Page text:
It’s dawning on policymakers that letting bankers take the wheel means the economy gets driven into a cul-de-sac
August 22nd, 2011
There are eerie parallels between the continuing precipitous falls in the shares of European and UK banks and the stomach-churning gyrations seen in September and October 2008. And it’s kind of ironic that one of the biggest fallers, Barclays, bought Lehman Brothers before superimposing its own investment banking logo on the failed bank’s iconic 745-751 Seventh Avenue building (pictured above). But it seems that if governments, regulators and bankers had done more to address the root causes of the first global financial crisis, then #gfc2 might well have been avoided.
The symptoms are certainly similar: in the last couple of weeks we’ve seen hair-raising plunges in the share prices of leading banks and insurers amid panic and mayhem in the markets; abortive attempts by eurozone governments to prop up the shares of financial institutions with short selling bans; a flight to the safety of gold, whose price today soared to $1900 an ounce, and top-rated government bonds; and a surge in the credit default swaps used to insure banks’ debt (the CDS on Barclays jumped to 390bp last Friday).
Banks (in)ability to fund themselves remains a core issue. This time around, the EU leaders’ cack-handed handling of the eurozone sovereign debt crisis, coupled with investors’ continuing uncertainty about the banks’ true level of exposure to PIIGs debt, has dented investors trust in banks, and made investors, who include banks, reluctant or unable to provide short-term funding. Last time it was fear of subprime contagion.
Unfortunately, ill-considered and reckless lending to over-indebted, irresponsible and sometimes mendacious borrowers is a common strand. If you’re interested, Reuters IFR has provided a fascinating insight into the funding crunch banks are facing, while the BBC’s Robert Peston has explored how the interconnectedness of markets exacerbates the picture for banks.
It didn’t help much when it emerged on Wednesday that the engine of Europe’s economy, Germany, had spluttered and stalled (in the second quarter German growth came in at just 0.1%, way below expectations, while eurozone growth came in at just 0.2%). These anaemic figures gave rise to fears of a double dip recession on both sides of the Atlantic, which immediately effected the banks (after all, a double-dip would create a further sea of bad debts and stymie their recovery plans).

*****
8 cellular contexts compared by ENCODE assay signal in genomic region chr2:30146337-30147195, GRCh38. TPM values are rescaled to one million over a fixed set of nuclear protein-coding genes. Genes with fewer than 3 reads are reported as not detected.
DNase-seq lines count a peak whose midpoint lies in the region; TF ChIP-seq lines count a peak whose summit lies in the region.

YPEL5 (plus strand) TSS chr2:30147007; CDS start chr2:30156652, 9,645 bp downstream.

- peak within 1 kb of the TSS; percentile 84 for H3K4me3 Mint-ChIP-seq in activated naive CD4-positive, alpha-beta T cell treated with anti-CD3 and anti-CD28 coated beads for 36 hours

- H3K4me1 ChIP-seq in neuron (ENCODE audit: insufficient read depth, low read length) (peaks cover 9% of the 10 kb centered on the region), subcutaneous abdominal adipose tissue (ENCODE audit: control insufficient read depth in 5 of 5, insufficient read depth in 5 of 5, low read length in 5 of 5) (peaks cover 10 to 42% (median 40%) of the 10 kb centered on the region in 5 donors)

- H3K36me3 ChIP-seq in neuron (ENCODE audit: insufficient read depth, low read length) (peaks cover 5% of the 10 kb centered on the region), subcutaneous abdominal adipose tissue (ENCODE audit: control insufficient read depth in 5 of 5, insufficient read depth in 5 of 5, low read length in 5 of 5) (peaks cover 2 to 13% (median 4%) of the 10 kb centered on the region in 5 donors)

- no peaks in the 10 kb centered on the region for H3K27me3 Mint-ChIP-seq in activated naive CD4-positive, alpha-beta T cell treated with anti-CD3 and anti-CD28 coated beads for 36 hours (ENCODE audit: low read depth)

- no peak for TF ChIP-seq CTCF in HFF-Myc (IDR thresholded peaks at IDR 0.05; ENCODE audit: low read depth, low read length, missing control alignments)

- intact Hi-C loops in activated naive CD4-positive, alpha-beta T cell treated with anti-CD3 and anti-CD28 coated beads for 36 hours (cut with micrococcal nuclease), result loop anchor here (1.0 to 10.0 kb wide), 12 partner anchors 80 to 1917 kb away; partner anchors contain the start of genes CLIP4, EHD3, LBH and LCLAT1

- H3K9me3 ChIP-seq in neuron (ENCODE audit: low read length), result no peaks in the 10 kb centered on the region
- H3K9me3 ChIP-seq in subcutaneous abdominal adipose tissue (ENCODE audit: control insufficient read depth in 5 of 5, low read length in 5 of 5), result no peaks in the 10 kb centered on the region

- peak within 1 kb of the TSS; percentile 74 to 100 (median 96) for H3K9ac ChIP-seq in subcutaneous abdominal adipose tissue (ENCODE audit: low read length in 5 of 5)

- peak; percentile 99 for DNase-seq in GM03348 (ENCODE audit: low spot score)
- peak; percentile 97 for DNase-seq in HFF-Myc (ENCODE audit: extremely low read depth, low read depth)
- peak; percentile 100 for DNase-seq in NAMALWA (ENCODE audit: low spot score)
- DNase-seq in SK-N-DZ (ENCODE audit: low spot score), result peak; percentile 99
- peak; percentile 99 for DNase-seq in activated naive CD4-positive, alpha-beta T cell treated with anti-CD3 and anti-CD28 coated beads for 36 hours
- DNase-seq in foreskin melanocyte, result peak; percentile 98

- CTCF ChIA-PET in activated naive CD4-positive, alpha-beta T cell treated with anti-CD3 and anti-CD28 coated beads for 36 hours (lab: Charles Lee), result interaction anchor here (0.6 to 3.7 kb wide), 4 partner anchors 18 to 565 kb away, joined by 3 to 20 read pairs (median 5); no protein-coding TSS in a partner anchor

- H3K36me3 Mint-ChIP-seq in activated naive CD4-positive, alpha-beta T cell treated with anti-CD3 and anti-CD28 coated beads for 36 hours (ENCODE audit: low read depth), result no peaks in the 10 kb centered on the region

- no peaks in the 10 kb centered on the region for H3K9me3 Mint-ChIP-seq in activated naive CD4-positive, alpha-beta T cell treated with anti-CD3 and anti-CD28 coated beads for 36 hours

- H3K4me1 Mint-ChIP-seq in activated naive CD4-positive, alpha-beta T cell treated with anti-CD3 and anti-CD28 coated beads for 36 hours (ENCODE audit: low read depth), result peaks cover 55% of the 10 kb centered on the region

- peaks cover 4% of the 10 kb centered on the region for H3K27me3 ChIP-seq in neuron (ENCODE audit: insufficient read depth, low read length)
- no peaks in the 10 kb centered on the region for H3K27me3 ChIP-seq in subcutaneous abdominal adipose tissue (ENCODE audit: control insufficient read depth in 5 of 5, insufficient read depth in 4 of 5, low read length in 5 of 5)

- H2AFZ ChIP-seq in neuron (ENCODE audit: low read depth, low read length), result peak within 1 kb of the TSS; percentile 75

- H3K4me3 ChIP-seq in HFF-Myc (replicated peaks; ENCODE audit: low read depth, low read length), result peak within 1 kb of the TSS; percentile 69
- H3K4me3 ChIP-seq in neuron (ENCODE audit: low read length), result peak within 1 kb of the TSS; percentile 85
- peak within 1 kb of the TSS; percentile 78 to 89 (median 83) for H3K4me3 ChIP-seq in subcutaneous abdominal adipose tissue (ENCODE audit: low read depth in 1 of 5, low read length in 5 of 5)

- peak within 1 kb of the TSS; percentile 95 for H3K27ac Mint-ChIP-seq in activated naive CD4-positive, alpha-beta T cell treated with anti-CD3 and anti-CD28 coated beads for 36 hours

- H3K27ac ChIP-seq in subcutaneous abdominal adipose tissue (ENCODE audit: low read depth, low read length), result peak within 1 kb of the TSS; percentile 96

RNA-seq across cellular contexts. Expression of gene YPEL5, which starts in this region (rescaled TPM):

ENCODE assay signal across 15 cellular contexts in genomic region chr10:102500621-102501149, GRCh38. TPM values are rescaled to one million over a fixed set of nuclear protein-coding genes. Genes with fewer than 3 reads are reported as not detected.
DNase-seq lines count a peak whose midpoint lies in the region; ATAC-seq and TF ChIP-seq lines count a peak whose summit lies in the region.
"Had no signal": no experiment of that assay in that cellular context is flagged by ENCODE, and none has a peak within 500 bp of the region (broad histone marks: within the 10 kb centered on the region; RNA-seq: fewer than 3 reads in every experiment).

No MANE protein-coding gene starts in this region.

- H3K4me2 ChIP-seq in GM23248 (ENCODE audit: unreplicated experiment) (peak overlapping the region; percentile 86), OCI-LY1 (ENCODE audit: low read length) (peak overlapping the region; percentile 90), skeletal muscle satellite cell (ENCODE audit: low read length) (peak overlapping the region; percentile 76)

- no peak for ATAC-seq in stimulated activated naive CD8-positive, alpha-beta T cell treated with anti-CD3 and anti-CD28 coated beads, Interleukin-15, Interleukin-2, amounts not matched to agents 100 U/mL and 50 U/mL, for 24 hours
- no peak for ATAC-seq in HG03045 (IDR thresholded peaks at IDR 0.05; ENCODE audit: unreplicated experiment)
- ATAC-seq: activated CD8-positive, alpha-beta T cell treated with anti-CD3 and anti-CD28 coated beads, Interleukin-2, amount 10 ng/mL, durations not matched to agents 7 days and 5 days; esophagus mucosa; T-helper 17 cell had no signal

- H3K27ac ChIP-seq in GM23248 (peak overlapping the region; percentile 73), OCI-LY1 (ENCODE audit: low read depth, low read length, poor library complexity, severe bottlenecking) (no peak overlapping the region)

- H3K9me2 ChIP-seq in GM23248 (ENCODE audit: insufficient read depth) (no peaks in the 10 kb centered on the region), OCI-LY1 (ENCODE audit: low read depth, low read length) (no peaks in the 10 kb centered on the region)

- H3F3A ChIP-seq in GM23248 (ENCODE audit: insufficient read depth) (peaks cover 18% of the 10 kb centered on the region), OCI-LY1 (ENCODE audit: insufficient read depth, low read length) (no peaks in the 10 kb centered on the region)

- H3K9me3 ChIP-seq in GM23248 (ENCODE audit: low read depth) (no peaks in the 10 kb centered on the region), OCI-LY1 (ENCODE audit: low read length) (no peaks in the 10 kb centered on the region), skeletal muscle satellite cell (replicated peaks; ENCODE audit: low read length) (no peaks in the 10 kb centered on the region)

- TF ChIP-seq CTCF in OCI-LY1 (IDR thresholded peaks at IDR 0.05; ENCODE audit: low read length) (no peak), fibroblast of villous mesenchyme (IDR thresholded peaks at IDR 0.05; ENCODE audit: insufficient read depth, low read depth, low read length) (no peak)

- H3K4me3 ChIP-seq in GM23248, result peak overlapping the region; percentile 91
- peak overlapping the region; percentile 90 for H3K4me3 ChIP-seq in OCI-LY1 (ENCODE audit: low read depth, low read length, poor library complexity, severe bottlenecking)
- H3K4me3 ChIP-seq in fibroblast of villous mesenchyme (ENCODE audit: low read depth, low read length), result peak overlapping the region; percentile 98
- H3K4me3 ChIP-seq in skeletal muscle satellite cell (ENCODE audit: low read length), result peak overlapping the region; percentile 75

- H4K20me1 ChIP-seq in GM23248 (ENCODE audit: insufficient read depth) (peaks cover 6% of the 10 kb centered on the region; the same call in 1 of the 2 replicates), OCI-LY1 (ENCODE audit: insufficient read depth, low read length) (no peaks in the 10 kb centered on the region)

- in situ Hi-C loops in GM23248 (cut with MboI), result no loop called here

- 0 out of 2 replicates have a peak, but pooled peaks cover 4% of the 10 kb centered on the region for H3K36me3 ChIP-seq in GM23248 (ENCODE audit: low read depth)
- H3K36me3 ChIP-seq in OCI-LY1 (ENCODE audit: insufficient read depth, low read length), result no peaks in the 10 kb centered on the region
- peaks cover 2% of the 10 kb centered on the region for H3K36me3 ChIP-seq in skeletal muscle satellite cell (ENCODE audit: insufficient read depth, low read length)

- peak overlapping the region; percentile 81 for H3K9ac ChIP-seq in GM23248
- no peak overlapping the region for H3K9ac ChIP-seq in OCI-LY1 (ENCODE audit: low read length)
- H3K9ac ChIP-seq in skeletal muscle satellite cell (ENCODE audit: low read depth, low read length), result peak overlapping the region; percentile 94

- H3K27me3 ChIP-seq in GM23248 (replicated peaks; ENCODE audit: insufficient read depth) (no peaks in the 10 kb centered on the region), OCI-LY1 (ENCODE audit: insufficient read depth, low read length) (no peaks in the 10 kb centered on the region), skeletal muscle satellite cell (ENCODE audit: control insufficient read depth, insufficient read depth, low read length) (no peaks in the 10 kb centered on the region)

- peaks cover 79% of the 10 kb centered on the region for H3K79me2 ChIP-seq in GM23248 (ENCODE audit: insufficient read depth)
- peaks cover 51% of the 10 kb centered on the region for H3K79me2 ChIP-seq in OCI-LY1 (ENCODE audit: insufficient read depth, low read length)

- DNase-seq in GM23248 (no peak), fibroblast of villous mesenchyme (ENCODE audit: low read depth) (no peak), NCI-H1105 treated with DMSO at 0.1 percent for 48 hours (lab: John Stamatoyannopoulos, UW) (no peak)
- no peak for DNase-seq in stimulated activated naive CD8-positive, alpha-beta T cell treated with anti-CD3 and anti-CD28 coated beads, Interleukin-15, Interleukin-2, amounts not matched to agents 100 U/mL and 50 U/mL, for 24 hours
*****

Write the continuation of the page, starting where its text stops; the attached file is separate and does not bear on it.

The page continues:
Markets were further spooked when it emerged that an unidentified European bank had taken $500m in emergency, one-week funding from the ECB. Then on August 18, The Wall Street Journal published a story saying US regulators have been scrutinizing the dollar funding positions of the US subsidiaries of European banks. The sense of déjà vu was overwhelming, and many were bracing thesmelves for another Lehman seizure.
However, I would contend that factors such as weaker-than-expected growth, a possible return to recession, and a little local funding difficulty ought to be water off a duck’s back for any solid and well-managed financial institution. Had the banks driven real change through their organizations and genuinely sought to reinvent their business models to ensure they had a sustainable future in the wake of October 2008’s near meltdown — and I’m afraid that continental banks have been dragging their heels even more than their US and UK counterparts in this regard — they would have been much less likely to be blown over.
Hope for the future?
I accept that some banks have made important changes. Some have abandoned the hubristic dreams of empire (HSBC, RBS and Lloyds are all exiting scores of overseas markets and selling off non-core businesses) that obsessed their management pre-crisis. Some have scaled back their dangerously bloated pre-crisis balance sheets, some have partially weaned themselves off state-subsidized funding, and some have bolstered their capital positions. For all I know some may even have devised less clunky ways of gauging their own enterprise-wide liquidity and risk positions.